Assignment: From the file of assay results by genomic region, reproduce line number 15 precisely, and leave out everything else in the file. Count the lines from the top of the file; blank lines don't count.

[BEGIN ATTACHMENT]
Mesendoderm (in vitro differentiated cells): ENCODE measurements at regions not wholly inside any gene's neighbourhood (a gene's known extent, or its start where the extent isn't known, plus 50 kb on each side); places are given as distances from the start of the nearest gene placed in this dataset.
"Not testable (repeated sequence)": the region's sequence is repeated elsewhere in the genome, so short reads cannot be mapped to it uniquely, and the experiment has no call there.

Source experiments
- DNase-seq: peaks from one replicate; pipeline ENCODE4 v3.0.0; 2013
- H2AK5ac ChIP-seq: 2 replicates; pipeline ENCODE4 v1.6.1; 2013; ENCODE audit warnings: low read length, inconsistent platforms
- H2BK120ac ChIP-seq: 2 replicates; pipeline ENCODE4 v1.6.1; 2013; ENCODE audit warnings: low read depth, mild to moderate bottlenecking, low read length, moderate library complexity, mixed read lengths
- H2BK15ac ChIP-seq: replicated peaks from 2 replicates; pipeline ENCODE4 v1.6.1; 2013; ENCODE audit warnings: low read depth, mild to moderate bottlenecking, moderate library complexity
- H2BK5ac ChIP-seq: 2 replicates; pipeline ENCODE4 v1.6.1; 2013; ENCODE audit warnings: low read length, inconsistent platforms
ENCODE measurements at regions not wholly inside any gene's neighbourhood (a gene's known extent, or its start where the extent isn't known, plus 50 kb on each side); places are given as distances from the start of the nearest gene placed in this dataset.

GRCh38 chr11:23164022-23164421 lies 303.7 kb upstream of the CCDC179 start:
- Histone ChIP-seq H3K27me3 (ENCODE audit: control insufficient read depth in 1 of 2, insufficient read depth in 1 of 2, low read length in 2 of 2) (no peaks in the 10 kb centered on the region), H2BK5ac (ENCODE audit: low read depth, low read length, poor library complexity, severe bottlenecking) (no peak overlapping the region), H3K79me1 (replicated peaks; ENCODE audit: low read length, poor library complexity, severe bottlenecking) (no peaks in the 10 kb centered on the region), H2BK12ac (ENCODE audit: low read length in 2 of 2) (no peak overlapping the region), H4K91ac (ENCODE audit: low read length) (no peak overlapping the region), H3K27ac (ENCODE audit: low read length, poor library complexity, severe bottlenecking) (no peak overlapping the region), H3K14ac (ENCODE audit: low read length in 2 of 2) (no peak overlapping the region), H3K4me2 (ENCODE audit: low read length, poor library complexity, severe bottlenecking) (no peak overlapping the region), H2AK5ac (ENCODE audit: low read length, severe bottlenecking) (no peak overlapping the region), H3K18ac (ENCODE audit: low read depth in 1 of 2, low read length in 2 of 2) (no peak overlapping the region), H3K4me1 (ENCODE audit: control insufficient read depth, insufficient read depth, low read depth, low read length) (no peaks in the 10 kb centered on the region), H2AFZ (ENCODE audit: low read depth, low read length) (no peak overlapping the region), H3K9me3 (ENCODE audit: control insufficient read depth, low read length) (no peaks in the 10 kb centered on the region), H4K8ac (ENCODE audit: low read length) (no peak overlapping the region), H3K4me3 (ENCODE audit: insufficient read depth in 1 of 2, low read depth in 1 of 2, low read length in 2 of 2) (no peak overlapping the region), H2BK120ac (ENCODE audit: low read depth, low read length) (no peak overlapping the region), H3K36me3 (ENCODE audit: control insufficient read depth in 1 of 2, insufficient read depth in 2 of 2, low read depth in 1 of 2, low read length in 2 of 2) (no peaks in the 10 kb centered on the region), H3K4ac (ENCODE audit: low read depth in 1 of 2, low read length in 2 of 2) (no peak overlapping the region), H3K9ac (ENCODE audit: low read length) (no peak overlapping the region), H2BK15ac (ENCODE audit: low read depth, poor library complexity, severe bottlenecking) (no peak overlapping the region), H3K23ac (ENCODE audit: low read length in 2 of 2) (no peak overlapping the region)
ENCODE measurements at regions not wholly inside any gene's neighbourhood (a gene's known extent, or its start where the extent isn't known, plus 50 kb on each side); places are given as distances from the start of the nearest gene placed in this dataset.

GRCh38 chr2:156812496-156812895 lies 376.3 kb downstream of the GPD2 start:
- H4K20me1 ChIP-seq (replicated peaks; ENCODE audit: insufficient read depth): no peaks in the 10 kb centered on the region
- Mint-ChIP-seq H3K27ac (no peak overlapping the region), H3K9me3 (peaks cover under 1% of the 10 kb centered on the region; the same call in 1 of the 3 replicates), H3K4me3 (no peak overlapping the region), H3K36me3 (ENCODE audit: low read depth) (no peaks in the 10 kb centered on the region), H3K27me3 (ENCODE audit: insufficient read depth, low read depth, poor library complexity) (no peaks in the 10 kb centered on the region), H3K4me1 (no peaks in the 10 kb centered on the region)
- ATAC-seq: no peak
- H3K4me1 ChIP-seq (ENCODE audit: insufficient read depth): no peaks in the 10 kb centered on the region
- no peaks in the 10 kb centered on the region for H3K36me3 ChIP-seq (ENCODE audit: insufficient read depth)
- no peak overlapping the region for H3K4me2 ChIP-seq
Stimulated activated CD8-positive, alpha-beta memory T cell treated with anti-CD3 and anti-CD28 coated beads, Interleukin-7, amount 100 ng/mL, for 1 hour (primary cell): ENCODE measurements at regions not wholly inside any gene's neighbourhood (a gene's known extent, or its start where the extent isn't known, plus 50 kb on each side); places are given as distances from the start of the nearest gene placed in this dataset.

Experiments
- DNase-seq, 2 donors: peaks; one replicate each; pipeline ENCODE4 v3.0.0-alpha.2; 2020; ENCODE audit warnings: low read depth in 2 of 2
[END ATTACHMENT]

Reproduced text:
- Mint-ChIP-seq H3K27ac (no peak overlapping the region), H3K9me3 (peaks cover under 1% of the 10 kb centered on the region; the same call in 1 of the 3 replicates), H3K4me3 (no peak overlapping the region), H3K36me3 (ENCODE audit: low read depth) (no peaks in the 10 kb centered on the region), H3K27me3 (ENCODE audit: insufficient read depth, low read depth, poor library complexity) (no peaks in the 10 kb centered on the region), H3K4me1 (no peaks in the 10 kb centered on the region)